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Wiesenthal officials ask Ecuador to intercede for Alan Gross

JTA

November 12, 2012 | 1:30 pm

Judy Gross, the wife of Alan Gross, speaks at a rally for her husband's release in West Palm Beach, Fla., on Nov. 11. Photo by Joe Skipper/Reuters

Judy Gross, the wife of Alan Gross, speaks at a rally for her husband's release in West Palm Beach, Fla., on Nov. 11. Photo by Joe Skipper/Reuters

Officials of the Simon Wiesenthal Center met with Ecuadorian authorities to seek their support in asking Cuba to release American prisoner Alan Gross.

The meetings came on the sidelines of the American Jewish Joint Distribution Committee's Latin American gathering of Jewish communities in Quito, the capital of Ecuador.

Sergio Widder, the Wiesenthal Center's Latin American director, and Dr. Shimon Samuels, its director of international relations, in separate meetings with Ecuador's deputy justice minister, Carmen Simone Lasso, and the Justice Ministry's legal adviser, Marco Prado, requested “the humanitarian intervention of Ecuador -- in view of its close bilateral relations -- to urge the Cuban authorities for an early release of U.S. citizen Alan Gross.”

Widder told JTA that Lasso did not comment on future steps regarding the Gross case. Lasso expressed her support for Holocaust education in Ecuador, he said.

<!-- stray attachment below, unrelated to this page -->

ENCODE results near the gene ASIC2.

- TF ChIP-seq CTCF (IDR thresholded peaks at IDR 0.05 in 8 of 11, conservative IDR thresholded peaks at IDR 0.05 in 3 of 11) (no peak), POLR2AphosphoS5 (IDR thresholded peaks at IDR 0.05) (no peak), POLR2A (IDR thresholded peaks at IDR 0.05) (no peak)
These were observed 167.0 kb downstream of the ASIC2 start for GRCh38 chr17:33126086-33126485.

Gross, 63, of Potomac, Md., was sentenced last year to 15 years in prison for "crimes against the state." He was arrested in 2009 for allegedly bringing satellite phones and computer equipment to members of Cuba’s Jewish community while working as a contractor for the U.S. Agency on International Development.

“We believe that President Rafael Correa Delgado is best-placed to convince Havana to make a humanitarian gesture,” Samuels and Widder told Ecuadorian officials.

On Sunday, more than 500 rabbis urged the release of Alan Gross, citing the possibility that he has a cancerous growth, based on a recent assessment of his medical records by a U.S. radiologist.

Also, the Wiesenthal Center expressed its concern at the growing influence of Iran in Ecuador and its ALBA bloc partners of Venezuela, Cuba, Bolivia and Nicaragua.

“This represents a potential danger of Iranian-supported Hezbollah terrorist networks abusing Ecuador’s hospitality as a springboard for expansion throughout South America,” Samuels said.

ALBA is an international organization based on the idea of social, political and economic cooperation among Latin American and the Caribbean countries.

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